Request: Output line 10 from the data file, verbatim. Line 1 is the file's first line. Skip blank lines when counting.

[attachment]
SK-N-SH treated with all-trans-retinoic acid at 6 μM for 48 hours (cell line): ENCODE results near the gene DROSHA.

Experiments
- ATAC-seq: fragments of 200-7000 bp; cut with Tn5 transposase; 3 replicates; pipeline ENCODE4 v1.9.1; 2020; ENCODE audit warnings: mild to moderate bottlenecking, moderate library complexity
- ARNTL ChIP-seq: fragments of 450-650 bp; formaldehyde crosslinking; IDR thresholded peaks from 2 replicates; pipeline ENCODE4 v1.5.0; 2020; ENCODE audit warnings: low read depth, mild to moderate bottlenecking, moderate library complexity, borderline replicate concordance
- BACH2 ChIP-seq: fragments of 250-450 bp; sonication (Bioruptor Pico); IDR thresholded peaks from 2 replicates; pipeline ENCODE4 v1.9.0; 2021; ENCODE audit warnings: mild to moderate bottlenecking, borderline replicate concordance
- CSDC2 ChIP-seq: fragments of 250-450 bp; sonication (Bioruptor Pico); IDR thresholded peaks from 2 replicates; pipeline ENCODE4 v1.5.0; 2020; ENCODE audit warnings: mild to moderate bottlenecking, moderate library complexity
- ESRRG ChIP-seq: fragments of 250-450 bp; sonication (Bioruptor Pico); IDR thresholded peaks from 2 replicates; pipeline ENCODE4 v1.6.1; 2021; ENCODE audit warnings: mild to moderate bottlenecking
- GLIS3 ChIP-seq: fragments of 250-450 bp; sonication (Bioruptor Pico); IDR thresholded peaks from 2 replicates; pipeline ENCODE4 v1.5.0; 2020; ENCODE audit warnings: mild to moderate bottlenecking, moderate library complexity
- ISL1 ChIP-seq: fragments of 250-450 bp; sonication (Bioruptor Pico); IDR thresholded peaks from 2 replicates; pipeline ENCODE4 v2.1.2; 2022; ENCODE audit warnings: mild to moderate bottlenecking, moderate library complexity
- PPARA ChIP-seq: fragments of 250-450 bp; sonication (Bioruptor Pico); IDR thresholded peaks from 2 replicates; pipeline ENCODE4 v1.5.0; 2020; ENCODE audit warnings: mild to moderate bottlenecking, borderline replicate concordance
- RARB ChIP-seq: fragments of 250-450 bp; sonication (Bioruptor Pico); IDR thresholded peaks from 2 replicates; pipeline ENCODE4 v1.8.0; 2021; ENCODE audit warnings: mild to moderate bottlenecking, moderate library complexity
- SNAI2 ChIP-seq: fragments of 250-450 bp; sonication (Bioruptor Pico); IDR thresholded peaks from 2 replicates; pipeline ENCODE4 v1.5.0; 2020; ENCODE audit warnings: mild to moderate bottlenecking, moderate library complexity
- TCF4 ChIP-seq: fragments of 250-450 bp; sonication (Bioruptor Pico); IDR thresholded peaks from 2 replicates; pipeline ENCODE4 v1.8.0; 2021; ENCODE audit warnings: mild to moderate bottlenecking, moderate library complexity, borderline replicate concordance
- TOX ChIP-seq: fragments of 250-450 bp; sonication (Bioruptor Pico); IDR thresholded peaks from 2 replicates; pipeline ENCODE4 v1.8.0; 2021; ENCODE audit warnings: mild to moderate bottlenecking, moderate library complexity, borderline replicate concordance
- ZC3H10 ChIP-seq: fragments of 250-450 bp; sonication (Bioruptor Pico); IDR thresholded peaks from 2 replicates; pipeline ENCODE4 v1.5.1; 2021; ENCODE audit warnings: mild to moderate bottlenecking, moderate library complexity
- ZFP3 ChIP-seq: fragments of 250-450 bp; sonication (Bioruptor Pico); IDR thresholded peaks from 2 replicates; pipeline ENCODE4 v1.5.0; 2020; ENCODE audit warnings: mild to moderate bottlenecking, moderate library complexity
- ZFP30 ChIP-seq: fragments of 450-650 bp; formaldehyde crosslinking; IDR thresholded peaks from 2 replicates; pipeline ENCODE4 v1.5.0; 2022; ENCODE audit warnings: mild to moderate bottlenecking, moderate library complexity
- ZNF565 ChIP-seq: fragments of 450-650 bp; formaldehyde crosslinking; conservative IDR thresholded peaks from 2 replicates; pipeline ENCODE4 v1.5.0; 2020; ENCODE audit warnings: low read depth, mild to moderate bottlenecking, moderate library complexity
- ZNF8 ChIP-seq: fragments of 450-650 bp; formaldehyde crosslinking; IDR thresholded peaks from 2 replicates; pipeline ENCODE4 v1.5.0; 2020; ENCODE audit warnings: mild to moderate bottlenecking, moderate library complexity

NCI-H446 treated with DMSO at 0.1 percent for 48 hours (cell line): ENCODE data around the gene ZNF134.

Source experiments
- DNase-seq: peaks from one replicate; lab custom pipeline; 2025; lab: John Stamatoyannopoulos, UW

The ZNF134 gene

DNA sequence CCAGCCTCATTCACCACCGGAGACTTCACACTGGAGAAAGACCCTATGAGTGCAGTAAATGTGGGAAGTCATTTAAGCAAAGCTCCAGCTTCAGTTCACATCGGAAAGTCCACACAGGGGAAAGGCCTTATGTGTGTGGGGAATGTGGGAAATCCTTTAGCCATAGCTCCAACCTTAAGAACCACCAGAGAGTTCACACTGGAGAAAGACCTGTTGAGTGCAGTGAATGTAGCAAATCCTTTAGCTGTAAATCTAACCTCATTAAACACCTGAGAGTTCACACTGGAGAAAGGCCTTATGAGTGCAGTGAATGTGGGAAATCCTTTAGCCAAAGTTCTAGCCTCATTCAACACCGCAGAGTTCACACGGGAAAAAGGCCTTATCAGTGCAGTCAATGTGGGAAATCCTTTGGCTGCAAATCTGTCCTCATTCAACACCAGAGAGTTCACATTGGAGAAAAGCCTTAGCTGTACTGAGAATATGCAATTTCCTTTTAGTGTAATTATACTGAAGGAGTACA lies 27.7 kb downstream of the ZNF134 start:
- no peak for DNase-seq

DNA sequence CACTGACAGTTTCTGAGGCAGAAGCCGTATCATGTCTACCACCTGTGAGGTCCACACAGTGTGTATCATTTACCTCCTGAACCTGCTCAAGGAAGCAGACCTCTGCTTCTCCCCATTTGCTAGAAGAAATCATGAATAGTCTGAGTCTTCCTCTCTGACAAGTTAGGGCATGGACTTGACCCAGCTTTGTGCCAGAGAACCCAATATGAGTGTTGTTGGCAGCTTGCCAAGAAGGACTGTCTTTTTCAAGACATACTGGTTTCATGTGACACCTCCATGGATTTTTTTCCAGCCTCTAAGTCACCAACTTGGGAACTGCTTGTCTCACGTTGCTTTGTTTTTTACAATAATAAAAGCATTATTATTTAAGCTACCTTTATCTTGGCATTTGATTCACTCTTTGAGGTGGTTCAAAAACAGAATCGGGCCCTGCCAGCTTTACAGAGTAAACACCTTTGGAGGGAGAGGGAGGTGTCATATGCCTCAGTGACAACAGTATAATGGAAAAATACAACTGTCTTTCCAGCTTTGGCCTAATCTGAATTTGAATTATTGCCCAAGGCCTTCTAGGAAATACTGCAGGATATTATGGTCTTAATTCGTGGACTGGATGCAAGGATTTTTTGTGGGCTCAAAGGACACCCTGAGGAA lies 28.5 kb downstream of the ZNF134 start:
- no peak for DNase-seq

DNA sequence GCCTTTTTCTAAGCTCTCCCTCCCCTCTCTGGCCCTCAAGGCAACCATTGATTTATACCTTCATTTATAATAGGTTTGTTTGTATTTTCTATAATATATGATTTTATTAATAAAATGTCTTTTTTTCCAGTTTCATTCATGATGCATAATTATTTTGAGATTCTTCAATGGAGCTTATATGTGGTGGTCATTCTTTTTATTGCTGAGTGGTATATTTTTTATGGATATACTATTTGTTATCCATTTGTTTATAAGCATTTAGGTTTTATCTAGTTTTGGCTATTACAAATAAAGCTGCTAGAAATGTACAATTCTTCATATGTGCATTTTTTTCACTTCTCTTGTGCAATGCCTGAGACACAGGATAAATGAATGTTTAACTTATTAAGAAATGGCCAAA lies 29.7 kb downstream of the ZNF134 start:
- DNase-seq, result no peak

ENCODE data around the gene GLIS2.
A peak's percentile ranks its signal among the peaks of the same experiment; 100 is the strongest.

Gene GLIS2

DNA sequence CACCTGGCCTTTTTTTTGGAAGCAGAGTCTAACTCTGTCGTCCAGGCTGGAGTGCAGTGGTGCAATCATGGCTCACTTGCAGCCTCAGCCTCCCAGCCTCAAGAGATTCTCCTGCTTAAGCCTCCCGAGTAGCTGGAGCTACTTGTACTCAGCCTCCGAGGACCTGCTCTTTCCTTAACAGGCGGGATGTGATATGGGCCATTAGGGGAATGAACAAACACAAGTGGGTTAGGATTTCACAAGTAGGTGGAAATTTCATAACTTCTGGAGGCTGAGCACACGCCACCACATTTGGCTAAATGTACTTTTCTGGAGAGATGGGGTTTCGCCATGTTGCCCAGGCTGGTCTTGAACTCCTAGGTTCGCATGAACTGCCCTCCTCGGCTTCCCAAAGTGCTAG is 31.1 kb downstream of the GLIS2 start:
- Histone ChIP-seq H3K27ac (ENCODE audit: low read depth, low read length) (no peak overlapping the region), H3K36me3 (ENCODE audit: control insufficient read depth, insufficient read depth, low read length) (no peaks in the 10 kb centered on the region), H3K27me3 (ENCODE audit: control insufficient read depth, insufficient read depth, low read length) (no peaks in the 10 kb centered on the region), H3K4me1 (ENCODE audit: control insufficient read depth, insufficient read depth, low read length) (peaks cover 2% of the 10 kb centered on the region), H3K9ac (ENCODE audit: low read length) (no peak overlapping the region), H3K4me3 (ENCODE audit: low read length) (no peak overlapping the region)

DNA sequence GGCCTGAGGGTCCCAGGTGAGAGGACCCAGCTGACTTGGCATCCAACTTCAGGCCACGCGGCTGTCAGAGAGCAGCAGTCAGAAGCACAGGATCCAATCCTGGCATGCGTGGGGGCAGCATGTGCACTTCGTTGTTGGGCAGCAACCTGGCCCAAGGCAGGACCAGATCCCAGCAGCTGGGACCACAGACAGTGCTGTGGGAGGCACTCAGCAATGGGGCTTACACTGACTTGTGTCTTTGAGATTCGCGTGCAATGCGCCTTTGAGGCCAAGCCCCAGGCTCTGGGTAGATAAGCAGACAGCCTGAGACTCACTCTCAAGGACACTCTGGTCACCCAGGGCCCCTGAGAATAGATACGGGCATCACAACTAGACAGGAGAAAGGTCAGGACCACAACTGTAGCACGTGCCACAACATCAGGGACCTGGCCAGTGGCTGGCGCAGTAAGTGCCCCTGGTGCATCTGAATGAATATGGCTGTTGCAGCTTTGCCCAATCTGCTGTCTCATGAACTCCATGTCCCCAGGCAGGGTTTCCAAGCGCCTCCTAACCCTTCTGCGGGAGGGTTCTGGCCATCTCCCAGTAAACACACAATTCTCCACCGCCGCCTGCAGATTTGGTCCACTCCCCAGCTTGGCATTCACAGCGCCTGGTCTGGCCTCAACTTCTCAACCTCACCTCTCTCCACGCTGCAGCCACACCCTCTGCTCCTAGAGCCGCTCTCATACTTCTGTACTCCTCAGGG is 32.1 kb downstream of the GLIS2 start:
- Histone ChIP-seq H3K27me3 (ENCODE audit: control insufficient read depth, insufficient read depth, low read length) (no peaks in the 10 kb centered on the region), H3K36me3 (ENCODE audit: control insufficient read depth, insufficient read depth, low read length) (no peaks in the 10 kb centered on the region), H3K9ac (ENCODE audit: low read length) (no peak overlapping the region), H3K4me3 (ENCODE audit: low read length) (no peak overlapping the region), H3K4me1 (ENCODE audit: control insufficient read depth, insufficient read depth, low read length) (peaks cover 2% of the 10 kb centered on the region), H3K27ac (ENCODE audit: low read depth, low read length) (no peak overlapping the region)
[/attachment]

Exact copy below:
- PPARA ChIP-seq: fragments of 250-450 bp; sonication (Bioruptor Pico); IDR thresholded peaks from 2 replicates; pipeline ENCODE4 v1.5.0; 2020; ENCODE audit warnings: mild to moderate bottlenecking, borderline replicate concordance